The release of ChatGPT (Generative Pre-trained Transformer) on November 30, 2022, has been a global phenomenon. From a standstill, the software has grown faster than Instagram, Facebook, or Twitter.1 It took only five days for ChatGPT to hit 1 million users. By April 2023, the site had been visited over 1.8 billion times.
Discussions around the watercooler hint at the tool’s ability to automate, simplify, or replace the tasks many common white-collar workers perform, including researching, writing, analyzing, summarizing, and problem-solving. And while research is in its early stages, a study (admittedly, perhaps biased because most of the researchers work for the company that released ChatGPT) has concluded that there will be significant disruption to the white-collar workforce in the immediate future:
Our findings indicate that approximately 80% of the U.S. workforce could have at least 10% of their work tasks affected by the introduction of GPTs, while around 19% of workers may see at least 50% of their tasks impacted. The influence spans all wage levels, with higher-income jobs potentially facing greater exposure. Notably, the impact is not limited to industries with higher recent productivity growth.2
Another report by Goldman Sachs cites that generative artificial intelligence (AI) will expose and/or replace up to 300 million jobs3 over the coming decades.
Companies always need to be scanning for technologies that could upend their business model and be aware of potential innovations that might disrupt their business and embolden new entrants. By identifying and embracing the new technology first, companies can keep or improve their market position, customer centricity, and profitability.
If you or your company were “surprised” by ChatGPT and other generative AI, are worried about what it (they) can do, and wonder what you should do next, keep reading. In this article, we will explain generative AI (including solutions like ChatGPT), its underlying capabilities, and some relevant use cases. Once we’ve established a baseline, we’ll outline what you should be doing now to transform your business and incrementally improve many, if not most, of your business functions.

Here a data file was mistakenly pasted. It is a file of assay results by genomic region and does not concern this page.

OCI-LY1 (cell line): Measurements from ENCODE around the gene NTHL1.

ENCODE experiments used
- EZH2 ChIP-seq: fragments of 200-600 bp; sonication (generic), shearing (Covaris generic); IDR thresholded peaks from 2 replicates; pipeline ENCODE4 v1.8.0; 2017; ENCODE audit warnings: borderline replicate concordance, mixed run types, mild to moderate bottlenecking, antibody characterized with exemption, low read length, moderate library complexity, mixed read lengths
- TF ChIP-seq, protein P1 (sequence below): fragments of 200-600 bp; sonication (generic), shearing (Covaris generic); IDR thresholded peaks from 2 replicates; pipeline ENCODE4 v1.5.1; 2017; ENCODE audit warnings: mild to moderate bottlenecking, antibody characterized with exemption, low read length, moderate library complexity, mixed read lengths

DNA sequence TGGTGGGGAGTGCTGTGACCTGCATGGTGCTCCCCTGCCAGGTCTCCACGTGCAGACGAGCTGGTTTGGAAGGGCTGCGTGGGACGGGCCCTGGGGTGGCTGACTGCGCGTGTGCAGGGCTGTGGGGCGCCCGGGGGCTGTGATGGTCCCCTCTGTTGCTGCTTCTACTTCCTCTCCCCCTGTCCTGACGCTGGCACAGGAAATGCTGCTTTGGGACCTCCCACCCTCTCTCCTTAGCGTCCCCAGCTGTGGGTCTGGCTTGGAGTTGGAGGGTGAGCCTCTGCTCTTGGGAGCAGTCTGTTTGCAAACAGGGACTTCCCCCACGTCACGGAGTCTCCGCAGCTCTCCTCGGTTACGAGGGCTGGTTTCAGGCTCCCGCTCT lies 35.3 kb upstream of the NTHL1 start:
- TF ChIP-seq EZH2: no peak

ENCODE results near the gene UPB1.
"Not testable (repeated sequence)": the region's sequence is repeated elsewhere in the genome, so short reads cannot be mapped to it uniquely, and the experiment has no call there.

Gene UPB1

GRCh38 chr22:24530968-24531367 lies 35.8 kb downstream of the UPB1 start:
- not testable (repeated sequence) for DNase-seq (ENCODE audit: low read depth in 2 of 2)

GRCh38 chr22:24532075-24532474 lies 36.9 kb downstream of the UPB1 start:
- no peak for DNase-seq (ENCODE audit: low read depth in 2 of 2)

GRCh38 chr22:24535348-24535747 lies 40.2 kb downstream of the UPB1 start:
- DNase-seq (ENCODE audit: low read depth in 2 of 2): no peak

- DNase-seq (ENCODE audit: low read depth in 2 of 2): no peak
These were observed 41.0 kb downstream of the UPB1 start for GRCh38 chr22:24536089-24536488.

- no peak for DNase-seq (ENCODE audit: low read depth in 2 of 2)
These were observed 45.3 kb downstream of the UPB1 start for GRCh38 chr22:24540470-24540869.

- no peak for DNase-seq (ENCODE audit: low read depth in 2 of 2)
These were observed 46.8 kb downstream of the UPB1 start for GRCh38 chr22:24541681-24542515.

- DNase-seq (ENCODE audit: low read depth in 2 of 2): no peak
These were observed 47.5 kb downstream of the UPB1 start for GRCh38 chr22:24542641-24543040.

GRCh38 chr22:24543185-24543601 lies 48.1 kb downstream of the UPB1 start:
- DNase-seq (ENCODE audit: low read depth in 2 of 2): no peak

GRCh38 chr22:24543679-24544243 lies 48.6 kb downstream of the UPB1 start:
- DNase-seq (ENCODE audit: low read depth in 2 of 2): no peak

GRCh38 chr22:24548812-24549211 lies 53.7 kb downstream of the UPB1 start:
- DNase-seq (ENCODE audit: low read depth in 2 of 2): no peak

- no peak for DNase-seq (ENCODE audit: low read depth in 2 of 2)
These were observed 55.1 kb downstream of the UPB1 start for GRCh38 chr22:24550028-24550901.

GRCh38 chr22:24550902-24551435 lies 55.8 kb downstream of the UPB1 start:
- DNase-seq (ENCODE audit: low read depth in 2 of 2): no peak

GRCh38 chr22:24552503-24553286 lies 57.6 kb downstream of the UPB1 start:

An Overview of Generative AI
So, how was a tool like ChatGPT released seemingly overnight? It wasn’t. OpenAI, a San Francisco-based research lab founded in 2015, introduced an earlier version of the software, ChatGPT 3, in 2020. And what became an overnight sensation resulted from decades of hard work. Since the inception of artificial intelligence in the 1940s, countless researchers have been building the foundation to get us to where we are today. ChatGPT is one of many (perhaps hundreds) of AI and other technology-based disruptions that will be released at an accelerating pace.
But what is ChatGPT exactly? ChatGPT is a software tool in a class loosely called Generative AI. generative AI, also known as deep learning, is a subset of artificial intelligence that enables machines to learn from data and generate new content, such as images, music, and text. While traditional AI systems are designed to perform specific tasks, such as recognizing objects or analyzing data, generative AI can create new content for various applications.
To date, the term “new” needs to be taken with a grain of salt, as AI can only replicate patterns that it sees in the large volumes of data used to train it. Thus, it isn’t so much creating something “new” as applying patterns from one area of data to another. It looks new but, in reality, is pattern recognition and replication. One could argue, however, that the human mind often creates something “new” in the same way.
Generative AI Democratizing Technology